At 06:23 PM 8/16/2005, Don Havlicek wrote:
>Correct me if I am wrong, but aren't "harmonics" exact multiples of a
>As such, they should be differentiated from the spurious frequencies
>generated by an amplifier which usually are NOT an exact multiple of the
>Those spurious frequencies are, correctly as stated, not filtered by a LP
>between the Xcvr and amplifier.
>The original question I raised was concerning HARMONICS, not spurious
>frequencies generated by the amplifier.
>Perhaps operating an amplifier ONLY within the linear portion of its curve
>would cure most of the spurious frequencies and limit the need for a LP
Virtually every power amplifier you're likely to encounter (unless you've
got $100K plus to invest in a nice Amplifier Research unit) generates some
significant (as in readily measureable) harmonic content. That is, you put
20 MHz in, and you get output at 40MHz, 60MHz, 80MHz, etc.
This is aside from intermodulation effects (i.e. put 20.001 and 20.003 MHz
in, and get that, plus some 20.004, some 20.006, some 20.002, etc.), which
would usually be termed spurious.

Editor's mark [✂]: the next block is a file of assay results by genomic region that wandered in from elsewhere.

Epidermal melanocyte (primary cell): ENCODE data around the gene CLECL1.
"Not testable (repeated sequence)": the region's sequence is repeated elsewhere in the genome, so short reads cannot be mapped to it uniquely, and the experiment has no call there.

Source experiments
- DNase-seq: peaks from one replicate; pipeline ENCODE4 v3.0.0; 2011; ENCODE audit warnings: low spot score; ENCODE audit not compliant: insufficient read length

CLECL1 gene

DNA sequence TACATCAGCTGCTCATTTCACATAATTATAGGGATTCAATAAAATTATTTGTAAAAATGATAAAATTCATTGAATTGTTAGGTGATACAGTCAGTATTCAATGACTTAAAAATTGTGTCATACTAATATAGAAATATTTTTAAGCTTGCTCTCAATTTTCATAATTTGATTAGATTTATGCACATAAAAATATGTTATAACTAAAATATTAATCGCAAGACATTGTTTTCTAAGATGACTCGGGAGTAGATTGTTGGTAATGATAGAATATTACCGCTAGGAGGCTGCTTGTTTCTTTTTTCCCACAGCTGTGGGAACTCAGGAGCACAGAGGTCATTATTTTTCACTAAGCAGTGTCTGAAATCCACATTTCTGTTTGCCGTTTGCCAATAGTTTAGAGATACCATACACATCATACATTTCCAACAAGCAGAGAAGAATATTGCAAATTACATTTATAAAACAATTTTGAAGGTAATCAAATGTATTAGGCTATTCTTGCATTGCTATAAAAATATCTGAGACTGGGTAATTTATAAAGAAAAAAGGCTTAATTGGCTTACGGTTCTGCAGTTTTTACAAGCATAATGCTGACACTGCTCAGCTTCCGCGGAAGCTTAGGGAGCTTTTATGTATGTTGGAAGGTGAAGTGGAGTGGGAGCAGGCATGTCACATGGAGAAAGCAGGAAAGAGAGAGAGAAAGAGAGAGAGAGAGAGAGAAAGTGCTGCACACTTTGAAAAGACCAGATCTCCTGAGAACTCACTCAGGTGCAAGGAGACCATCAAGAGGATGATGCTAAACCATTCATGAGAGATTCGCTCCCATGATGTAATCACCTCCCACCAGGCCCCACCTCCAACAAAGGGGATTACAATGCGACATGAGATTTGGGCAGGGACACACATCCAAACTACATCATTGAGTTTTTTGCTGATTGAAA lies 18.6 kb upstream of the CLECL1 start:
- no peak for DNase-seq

Sure, you can operate an amplifier in a more linear part of the curve.
This would be, for example, Class A, and is not particularly
efficient. The aforementioned AR boxes have very good harmonic distortion
and spurious performance, are wideband, but are pretty hefty units (a full
rack for a kilowatt of output power, and drawing tens of kW of three phase
power, not to mention the HVAC you'll need). If you're running an EMC test
lab and need such a thing, you just bite the bullet and pay the
bucks. Compared to the multimillion dollar investment in the rest of the
lab (TEM cells and screen rooms), it's not that big a deal.
However, the vast majority of inexpensive amplifiers operate Class B or
Class AB, with the pass device (tube OR transistor) only "on" for part of
the cycle. There's crossover distortion (as one device stops conducting and
the other starts) for one thing. And the transfer curve isn't particularly
linear close to zero anyway. (In op amps, you get around this by using
gobs of negative feedback, which is easy when you've got 60 dB of open loop
gain. Not so easy when you've only got 10-15 dB of gain in a stage.)
So, what you do is use inexpensive devices, running in a reasonably
efficient biasing mode, and filter the output (since ham applications are
narrow band, this works fairly well).
See: http://www.mscomputer.com for "Self Supporting Towers", "Wireless Weather
Stations", and lot's more. Call Toll Free, 1-800-333-9041 with any questions
and ask for Sherman, W2FLA.
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